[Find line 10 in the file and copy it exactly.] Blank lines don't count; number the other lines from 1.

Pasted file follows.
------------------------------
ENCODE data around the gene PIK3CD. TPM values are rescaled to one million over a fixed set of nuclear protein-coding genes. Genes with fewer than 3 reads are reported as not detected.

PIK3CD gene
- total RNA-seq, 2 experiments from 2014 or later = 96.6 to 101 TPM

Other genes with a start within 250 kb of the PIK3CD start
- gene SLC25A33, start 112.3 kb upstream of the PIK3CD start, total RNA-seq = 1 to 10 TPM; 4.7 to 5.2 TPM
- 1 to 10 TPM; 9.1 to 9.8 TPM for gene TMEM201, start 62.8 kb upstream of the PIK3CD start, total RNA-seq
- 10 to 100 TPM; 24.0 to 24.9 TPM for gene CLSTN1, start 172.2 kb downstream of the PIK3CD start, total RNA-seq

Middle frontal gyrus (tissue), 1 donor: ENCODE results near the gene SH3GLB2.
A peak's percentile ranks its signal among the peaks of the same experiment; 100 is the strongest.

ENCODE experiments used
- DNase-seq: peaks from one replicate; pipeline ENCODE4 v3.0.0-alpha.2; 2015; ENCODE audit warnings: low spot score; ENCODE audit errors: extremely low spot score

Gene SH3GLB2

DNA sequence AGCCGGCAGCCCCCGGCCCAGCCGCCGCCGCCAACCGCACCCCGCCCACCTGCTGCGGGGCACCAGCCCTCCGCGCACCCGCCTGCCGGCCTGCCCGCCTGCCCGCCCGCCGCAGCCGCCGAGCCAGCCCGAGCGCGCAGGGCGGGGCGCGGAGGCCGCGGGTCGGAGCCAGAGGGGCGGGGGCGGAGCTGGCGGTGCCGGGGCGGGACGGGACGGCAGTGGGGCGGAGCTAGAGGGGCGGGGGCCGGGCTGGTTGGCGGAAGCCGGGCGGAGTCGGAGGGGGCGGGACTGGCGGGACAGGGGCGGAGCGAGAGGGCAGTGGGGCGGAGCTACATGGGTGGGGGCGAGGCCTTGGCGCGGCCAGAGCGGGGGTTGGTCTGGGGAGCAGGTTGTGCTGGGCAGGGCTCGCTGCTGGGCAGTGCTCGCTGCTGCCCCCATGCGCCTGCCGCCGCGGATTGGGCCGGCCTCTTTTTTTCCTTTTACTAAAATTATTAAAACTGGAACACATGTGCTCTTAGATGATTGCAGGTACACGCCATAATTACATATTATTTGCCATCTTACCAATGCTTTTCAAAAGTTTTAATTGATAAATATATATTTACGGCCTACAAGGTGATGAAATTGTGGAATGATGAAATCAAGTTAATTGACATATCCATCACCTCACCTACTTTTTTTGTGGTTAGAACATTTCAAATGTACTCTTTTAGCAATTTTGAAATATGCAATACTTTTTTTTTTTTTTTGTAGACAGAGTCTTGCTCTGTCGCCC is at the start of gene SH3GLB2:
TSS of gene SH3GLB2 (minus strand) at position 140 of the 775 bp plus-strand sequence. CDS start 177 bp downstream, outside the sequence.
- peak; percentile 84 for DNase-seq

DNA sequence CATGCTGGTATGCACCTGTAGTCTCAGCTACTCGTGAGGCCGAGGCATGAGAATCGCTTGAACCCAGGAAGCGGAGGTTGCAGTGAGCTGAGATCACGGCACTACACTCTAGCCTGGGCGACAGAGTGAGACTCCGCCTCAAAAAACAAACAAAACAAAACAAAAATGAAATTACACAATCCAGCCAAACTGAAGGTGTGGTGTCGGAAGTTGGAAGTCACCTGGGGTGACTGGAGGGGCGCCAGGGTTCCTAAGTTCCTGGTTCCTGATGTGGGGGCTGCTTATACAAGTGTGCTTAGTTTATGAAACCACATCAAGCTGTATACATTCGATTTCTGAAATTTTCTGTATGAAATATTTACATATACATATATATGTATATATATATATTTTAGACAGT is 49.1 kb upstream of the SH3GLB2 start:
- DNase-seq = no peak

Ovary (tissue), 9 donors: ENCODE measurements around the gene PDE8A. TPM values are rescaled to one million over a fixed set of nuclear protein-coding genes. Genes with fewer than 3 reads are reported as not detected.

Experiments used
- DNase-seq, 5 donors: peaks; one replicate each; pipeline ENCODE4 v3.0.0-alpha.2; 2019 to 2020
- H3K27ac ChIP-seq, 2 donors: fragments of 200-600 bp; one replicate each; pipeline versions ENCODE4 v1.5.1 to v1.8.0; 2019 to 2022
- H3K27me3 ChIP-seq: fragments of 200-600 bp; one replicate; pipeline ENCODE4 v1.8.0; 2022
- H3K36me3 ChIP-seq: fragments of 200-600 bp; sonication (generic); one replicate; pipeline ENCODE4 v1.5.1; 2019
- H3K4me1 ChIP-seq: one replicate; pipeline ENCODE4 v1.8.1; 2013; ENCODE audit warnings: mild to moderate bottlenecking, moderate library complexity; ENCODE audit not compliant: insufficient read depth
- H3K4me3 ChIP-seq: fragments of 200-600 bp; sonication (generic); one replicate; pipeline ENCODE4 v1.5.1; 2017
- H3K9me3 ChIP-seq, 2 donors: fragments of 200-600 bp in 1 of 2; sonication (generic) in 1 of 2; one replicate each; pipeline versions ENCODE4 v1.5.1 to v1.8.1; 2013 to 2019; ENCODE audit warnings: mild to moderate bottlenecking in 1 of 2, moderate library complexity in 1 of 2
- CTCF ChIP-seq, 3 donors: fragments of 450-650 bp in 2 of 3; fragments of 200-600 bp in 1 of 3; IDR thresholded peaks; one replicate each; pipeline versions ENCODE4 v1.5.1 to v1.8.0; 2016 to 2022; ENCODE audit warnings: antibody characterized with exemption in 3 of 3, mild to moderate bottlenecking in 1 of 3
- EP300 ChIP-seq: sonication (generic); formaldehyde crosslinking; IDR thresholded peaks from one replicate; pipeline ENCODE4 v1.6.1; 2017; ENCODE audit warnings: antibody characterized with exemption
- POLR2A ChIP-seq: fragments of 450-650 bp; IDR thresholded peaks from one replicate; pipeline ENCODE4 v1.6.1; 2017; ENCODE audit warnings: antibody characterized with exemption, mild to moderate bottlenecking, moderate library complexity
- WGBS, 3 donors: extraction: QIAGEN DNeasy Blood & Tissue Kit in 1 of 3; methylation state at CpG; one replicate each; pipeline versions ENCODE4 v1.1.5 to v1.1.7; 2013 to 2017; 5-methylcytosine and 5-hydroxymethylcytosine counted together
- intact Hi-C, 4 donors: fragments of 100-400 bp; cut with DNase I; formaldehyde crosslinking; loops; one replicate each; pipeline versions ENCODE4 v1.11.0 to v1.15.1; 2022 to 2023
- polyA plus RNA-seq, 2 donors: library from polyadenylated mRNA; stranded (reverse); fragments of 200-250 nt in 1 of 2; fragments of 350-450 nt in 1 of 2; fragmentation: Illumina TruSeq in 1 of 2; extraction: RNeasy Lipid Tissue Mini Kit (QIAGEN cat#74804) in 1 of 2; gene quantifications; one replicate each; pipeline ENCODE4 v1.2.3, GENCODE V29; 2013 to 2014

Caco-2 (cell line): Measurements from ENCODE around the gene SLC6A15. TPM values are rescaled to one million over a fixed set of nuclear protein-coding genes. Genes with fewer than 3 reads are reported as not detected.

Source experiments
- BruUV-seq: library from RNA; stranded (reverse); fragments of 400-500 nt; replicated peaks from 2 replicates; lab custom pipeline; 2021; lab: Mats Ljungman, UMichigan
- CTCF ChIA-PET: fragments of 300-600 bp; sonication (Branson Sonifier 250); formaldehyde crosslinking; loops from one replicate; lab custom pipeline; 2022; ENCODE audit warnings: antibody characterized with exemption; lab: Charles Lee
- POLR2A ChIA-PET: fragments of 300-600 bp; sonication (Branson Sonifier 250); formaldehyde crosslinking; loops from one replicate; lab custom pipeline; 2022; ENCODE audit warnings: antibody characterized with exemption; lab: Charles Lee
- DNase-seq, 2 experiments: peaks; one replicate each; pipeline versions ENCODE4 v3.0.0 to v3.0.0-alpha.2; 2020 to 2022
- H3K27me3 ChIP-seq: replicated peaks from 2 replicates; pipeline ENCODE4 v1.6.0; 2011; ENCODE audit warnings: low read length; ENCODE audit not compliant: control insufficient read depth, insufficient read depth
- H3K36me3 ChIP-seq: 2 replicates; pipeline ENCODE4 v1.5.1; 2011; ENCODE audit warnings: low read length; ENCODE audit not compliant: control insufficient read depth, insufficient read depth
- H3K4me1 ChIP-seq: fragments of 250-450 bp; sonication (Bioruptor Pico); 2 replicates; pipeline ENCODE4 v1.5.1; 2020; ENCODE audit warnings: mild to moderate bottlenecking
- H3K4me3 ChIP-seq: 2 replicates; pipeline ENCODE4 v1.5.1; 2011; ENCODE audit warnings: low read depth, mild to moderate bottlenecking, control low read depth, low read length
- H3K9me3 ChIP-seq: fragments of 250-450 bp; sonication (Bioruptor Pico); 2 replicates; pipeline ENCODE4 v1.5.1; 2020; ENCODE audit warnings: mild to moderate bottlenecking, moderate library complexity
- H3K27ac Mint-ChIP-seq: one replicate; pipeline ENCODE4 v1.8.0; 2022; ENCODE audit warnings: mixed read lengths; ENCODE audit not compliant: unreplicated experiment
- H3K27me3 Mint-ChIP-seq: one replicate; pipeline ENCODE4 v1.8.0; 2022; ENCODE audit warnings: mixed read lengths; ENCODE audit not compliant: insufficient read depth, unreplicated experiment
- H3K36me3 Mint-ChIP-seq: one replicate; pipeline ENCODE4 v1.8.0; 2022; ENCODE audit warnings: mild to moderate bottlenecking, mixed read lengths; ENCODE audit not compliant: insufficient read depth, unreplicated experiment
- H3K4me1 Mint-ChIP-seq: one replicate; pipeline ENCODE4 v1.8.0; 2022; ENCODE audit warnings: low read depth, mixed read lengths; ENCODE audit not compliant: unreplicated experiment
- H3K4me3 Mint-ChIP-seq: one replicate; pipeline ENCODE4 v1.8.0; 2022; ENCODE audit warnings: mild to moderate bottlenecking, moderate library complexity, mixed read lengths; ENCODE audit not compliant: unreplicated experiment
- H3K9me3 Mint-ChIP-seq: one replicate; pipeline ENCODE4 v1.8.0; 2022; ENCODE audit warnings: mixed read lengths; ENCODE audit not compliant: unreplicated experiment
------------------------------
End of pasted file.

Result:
ENCODE experiments used